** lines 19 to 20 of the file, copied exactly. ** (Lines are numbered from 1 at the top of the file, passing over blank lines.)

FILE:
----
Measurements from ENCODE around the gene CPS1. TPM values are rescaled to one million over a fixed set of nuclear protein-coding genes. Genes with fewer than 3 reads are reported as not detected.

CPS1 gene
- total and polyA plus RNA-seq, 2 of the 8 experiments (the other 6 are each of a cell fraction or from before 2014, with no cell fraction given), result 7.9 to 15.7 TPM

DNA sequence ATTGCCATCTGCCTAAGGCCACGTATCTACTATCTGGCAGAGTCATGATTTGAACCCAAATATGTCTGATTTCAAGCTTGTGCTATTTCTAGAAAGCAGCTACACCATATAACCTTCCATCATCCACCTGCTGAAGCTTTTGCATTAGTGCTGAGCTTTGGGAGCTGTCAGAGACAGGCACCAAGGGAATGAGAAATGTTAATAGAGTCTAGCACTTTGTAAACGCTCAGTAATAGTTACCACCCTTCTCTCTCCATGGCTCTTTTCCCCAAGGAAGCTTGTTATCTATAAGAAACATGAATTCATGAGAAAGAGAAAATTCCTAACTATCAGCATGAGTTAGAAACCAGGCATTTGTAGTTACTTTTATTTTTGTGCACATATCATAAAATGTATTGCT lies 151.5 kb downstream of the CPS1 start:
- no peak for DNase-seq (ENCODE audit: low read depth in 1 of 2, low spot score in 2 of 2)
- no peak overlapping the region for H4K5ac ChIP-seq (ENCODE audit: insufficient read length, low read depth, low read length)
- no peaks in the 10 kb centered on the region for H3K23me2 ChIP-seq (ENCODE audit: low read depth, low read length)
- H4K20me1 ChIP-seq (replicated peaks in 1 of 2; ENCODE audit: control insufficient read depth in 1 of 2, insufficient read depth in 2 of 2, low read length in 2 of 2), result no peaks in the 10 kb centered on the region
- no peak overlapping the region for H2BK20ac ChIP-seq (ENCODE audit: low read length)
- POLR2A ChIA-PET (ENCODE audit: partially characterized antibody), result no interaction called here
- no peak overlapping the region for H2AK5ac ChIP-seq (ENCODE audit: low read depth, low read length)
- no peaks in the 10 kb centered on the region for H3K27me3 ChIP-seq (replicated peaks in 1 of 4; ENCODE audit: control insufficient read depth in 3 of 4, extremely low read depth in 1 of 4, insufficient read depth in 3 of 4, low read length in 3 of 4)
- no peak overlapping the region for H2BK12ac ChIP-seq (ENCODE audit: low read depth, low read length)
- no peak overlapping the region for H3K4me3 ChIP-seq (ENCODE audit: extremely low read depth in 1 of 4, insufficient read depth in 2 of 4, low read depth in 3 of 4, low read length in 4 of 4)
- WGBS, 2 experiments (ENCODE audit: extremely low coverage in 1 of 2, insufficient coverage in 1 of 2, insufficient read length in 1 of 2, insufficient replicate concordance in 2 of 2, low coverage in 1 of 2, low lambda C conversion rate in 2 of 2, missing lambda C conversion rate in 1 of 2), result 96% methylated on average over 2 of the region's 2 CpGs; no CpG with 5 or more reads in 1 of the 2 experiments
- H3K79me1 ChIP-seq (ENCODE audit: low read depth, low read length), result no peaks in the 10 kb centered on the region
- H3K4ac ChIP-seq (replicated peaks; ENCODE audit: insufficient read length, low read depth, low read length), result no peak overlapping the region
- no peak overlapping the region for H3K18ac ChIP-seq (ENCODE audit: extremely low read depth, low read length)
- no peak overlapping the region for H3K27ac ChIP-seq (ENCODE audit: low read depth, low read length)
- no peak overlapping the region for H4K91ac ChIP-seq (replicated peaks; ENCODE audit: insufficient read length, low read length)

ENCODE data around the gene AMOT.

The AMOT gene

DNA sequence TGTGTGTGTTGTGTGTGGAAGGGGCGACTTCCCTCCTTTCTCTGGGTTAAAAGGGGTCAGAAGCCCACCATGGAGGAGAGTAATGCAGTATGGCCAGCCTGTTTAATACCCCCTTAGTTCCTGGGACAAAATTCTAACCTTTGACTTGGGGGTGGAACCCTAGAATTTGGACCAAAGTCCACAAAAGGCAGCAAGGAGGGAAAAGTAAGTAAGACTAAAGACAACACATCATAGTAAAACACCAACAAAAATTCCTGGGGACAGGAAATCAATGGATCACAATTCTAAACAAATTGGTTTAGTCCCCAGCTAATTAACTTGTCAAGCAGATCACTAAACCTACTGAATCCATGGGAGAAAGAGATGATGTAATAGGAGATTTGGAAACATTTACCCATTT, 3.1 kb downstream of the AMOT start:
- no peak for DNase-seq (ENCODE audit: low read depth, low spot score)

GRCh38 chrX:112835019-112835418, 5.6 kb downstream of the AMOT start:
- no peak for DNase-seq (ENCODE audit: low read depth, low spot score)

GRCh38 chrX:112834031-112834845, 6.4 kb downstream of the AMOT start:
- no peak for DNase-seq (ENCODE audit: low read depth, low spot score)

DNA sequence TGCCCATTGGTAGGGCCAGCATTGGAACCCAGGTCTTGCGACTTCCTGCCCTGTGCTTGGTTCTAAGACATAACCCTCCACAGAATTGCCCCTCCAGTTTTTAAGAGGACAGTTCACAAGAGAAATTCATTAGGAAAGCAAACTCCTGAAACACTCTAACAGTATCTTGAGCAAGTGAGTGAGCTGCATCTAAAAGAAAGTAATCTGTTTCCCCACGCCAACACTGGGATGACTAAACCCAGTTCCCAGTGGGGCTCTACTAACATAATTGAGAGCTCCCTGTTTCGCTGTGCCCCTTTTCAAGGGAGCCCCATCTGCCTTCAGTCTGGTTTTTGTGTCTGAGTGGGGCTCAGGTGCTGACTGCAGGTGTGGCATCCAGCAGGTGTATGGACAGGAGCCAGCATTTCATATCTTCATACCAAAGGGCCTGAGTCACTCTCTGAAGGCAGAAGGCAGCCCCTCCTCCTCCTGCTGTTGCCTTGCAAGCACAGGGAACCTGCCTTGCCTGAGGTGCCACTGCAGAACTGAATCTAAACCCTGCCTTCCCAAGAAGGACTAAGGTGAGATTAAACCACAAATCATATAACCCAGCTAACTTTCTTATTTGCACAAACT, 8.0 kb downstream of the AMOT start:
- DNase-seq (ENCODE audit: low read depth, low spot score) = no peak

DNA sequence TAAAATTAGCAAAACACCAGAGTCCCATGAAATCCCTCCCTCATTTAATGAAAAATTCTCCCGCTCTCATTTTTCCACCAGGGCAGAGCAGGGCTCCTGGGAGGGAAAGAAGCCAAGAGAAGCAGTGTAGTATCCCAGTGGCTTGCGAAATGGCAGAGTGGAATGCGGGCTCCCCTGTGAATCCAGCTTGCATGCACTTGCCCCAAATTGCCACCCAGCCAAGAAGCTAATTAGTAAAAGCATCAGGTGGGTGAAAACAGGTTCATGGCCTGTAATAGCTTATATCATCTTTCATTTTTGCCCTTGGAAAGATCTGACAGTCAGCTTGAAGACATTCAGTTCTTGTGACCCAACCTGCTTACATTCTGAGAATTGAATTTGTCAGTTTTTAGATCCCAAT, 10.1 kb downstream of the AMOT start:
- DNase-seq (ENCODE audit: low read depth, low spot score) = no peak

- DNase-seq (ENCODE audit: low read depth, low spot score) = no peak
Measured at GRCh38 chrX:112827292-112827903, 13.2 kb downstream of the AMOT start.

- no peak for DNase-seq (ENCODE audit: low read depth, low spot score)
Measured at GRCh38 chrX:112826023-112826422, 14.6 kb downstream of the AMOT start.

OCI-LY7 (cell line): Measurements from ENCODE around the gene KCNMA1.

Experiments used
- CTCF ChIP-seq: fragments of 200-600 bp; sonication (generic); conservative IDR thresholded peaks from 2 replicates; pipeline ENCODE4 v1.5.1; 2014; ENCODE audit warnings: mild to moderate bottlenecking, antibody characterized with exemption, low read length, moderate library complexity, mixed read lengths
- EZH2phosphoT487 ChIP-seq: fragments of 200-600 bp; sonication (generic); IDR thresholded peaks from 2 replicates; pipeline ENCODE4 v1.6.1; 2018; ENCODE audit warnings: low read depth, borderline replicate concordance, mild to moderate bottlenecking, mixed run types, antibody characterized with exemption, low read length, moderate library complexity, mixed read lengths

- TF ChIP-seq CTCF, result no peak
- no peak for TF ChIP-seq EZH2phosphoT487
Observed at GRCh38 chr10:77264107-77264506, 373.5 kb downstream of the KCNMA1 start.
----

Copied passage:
- no peak overlapping the region for H3K27ac ChIP-seq (ENCODE audit: low read depth, low read length)
- no peak overlapping the region for H4K91ac ChIP-seq (replicated peaks; ENCODE audit: insufficient read length, low read length)